I'm still riding the high from last night's game. Man, that was an exciting one! I wonder what it's like to skate the Cup. (Of course, I'd need to learn to ice skate first...) I bet it's a wonderful feeling.
Today's journal installment is a bit lengthy, so I'll get right to it.
Italy - part 4 of 8
27 May 2004 - Il Borghetto
Yesterday was another gorgeous day. We went to Carsulae in the morning. Carsulae is the ruin of a Roman city, still quite impressive for having been abandoned for centuries. The site was overgrown with clover and other wildflowers, and we explored the ruins to the persistent drone of bees. There was a small church (S. Damiano) which looked as if it might actually be used occasionally, and ruins of an amphitheatre, a large tomb, several arches in various states of repair. And of course, more sheep. I walked on the remains of a real Roman road - the Via Flaminia. We easily spent two hours there, and between the weather, the wildflowers, and the ruins, we all got some rather nice pictures.
After Carsulae, we drove around for a while, through small mountain towns. We stopped in a tiny place called Giano dell'Umbria, on the top of one of the mountains, which had a 13th century fortress and two churches. We went into S. Maria della Grazie, which was quite nice inside for being tiny. The stonework had an interesting marbled coloring - streaks of orange, black, grey, pink, and white. The other, larger church was San Michele Arcangelo. DH made it inside that one.
I am struck by how resourceful Italians are when it comes to housing. Every town we've come across that dates back to the medieval period has apartments in the old walls and fortresses, and many balconies and windows are covered with live plants. Right now everything is in bloom, and the high alleyways of stone and flowers are very beautiful, especially in Todi.
From Giano dell'Umbria, we drove through Bastardo (yes, it means what you think...) looking for someplace to eat. M and G took pictures of themselves by the Bastardo and not-Bastardo signs ('Leaving [town]' signs are simply the name of the town with a large red diagonal line through it.). Having no luck on our quest for food, we drove through several other small towns, eventually arriving in Todi. We had a somewhat steep uphill walk through narrow streets (bedecked with flowers and graced with the remains of frescoes) and arrived at the town square. We went into the Duomo in Todi, much of which dates back to the 11th century. That was pretty nice. We had a snack at a small cafe on the square (and DD had her requisite gelato), then we went up to S. Fortunato, another church in Todi. That was easily the thing I liked best in Todi - many of the side chapels had frescoes in various states of repair. It was a shame that so many of the frescoes were badly damaged. One of the chapels looked like it had been recently restored, and it was simply amazing. And underneath the main altar, reachable by steps, was a sarcophagus containing the remains of several saints, including the namesake San Fortunato. It was both impressive, and a little eerie.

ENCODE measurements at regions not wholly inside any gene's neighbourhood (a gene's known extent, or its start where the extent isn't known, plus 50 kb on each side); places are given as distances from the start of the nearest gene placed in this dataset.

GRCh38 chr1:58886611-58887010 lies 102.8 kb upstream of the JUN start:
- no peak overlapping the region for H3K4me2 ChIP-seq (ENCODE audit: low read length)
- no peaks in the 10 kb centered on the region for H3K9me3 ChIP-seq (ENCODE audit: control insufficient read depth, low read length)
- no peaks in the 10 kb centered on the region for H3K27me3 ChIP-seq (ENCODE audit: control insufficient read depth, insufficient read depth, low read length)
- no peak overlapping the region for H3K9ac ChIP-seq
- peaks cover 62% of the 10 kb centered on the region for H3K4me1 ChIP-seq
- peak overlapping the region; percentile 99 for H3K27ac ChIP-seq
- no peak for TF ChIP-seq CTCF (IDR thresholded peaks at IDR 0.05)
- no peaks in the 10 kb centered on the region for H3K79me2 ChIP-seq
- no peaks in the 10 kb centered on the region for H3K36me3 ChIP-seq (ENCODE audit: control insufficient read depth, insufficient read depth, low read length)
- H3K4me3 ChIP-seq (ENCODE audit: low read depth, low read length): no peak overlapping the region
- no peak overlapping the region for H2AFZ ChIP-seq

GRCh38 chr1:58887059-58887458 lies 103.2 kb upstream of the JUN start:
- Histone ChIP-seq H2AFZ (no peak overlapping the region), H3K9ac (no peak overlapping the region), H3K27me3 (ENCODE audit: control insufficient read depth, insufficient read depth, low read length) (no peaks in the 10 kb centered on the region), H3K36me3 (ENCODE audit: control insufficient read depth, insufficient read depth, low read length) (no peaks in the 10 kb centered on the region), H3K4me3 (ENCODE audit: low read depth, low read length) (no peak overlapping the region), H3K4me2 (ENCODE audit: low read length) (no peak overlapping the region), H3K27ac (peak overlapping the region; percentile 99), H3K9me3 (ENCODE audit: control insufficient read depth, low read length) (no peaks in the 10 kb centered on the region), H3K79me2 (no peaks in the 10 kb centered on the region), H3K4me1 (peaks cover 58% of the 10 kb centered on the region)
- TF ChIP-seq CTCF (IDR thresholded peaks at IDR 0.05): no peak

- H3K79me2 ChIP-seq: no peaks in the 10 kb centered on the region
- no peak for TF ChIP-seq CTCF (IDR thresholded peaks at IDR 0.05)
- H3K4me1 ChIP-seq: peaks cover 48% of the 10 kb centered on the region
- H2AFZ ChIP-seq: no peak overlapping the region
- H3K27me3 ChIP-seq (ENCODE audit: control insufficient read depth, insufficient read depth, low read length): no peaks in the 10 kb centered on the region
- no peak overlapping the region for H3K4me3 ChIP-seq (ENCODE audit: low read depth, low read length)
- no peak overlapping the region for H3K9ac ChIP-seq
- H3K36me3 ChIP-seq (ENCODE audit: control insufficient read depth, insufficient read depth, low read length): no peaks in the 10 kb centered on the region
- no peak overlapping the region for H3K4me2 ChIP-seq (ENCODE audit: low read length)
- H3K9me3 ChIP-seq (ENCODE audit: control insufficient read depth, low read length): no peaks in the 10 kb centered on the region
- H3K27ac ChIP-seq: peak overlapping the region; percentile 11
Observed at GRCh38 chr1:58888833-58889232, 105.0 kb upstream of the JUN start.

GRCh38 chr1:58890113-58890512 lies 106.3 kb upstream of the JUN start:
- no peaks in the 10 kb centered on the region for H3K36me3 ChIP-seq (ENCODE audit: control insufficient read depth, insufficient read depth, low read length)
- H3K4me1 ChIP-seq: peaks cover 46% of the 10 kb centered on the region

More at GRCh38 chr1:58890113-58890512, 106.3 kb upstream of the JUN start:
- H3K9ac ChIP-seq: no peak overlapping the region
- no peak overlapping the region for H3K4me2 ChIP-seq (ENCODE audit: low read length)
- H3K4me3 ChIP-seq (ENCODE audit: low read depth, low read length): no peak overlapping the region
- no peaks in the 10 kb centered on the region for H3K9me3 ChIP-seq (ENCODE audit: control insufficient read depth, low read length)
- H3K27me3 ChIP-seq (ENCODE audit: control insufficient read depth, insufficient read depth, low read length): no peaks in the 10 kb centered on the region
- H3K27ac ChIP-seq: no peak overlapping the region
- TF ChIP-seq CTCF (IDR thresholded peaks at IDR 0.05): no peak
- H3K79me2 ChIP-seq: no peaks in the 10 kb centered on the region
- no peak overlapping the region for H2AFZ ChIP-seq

There was a beautiful little courtyard near S. Fortunato that I liked. It had a small bench, and rows of roses.
We did see some...interesting...entertainment in Todi. There was a young woman whose clothing left little to the imagination, and seeing her with her boyfriend as we were leaving S. Fortunato prompted DsD to wonder how to say "Get a room!" in Italian. DsD claims she saw them being even more indiscreet later in an arcade at the back of the cafe on the square, but I'll be thankful I missed that.
After Todi we came back to the house, then went out for dinner (which was good but not quite as good as Saturday) before spending a late night talking about various things. G is also a gamer, so he and DH and I talked for a while.
Today our objective is a return to Orvieto this afternoon for a cathedral visit and shopping.
13 hours ago